14. Modern Trade Theory-NOT FRANCE IN THE 17th CENTURY!!!! • Trade is good • If another country can make something cheaper, consumers in the importing country get a better good at a cheaper price. • Our country should specialize in those types of goods that we make better and cheaper. Those goods and services will be our Exports! • A negative trade balance is not necessarily bad. • Trade promotes cooperation and interdependence which means less conflict (War) • The Pie (Wealth in the World) is not limited (finite). A vibrant economy often devises new and innovative methods to make goods. What is the US Trade Balance???? What country is our biggest trading partner? What country do we have the most negative trade balance? What country do we have the most positive trade balance?

  15. Mr. Balazs’ summer house? No this is VERSAILLES

  16. A very nice Room at Versailles • What future Treaty’s were signed at Versailles?

  17. Another View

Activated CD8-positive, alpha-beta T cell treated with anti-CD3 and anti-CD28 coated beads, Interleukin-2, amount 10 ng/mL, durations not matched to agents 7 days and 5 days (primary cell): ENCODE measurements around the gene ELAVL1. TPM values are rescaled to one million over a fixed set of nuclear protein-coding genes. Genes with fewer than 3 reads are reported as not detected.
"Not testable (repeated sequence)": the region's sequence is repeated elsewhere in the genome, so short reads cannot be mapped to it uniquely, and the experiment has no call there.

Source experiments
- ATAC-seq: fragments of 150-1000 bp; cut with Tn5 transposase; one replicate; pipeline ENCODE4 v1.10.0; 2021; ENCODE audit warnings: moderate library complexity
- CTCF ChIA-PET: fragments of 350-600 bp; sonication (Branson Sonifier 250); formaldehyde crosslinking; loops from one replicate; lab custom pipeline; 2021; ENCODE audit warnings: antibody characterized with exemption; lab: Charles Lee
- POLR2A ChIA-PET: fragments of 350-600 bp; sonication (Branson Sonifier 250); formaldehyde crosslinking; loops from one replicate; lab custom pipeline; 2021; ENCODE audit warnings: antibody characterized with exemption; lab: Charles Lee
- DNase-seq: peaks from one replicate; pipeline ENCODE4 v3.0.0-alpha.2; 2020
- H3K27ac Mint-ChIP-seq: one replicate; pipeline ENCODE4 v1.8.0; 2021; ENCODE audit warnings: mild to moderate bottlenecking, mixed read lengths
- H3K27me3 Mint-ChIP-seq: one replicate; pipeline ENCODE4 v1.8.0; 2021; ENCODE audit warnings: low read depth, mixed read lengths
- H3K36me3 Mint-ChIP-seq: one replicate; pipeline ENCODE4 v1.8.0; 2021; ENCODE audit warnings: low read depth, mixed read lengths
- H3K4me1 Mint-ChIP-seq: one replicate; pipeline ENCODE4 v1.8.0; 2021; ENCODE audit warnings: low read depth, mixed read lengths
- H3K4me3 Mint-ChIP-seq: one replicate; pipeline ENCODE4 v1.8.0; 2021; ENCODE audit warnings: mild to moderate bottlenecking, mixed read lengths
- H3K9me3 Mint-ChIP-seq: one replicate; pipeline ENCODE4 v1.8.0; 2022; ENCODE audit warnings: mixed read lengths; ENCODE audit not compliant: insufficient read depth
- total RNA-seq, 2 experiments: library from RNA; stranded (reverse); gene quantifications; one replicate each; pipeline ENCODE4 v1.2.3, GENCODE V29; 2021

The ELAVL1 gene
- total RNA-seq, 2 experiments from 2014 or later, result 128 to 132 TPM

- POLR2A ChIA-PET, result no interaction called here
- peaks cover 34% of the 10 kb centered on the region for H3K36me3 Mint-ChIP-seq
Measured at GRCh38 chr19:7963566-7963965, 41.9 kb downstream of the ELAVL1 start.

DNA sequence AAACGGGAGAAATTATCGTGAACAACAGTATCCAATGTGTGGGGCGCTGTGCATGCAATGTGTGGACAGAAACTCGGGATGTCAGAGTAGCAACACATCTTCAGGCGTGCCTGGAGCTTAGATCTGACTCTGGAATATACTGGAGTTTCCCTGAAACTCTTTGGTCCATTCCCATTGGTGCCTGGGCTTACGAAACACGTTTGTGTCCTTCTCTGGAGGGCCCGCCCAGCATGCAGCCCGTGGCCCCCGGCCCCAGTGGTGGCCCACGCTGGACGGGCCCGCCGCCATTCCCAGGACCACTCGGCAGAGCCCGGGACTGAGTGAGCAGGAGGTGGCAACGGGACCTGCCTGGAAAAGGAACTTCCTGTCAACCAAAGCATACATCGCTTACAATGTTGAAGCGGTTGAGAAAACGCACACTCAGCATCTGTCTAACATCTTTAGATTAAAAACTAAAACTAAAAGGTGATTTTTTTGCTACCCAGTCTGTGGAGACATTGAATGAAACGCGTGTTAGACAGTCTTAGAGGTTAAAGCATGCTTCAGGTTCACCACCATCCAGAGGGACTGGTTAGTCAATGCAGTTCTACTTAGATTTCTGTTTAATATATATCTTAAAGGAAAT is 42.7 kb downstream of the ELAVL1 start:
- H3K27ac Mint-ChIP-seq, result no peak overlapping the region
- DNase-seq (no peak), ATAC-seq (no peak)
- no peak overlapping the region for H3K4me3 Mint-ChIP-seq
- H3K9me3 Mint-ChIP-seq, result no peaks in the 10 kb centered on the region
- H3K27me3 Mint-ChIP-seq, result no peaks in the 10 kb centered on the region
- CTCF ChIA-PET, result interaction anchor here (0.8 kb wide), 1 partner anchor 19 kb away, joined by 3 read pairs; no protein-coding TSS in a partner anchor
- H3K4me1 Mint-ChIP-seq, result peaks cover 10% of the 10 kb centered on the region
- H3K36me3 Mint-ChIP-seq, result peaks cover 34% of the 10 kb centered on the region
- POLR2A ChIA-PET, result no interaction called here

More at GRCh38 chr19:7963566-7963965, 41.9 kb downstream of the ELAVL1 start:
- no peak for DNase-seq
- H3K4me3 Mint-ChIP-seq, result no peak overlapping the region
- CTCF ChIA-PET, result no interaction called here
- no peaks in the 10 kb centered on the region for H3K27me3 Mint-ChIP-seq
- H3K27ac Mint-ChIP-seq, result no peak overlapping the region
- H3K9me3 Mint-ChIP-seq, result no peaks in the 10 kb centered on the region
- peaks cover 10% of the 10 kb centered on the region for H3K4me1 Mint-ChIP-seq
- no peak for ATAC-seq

18. Gardens of Versailles

  19. Versailles – Hall of Mirrors

  20. Other Kings Tried to Build Their Own Versailles • Peterhof- Built by Peter the Great, Ruler of Russia, he built Peterhof after visiting Versailles

  21. Another Versailles “copy” • Schoenbrunn, located in Vienna, Austria, built by the Hapsburg’s Dynasty • 1706-1711

  22. And Yet another Palace - Sans Souci Palace Built by Frederick the Great of Prussia in approx. 1744 Located in Potsdam (outside of Berlin) Germany. The gardens are approximately the same size as Central Park NYC!!! What did all these Kings, Queens and Emperors have in common????

  23. OKAY JUST ONE MORE Guess where this is located. Hint it’s not Darien • BUILT IN 1702 BY A DUKE AND SOLD TO GEORGE III IN 1761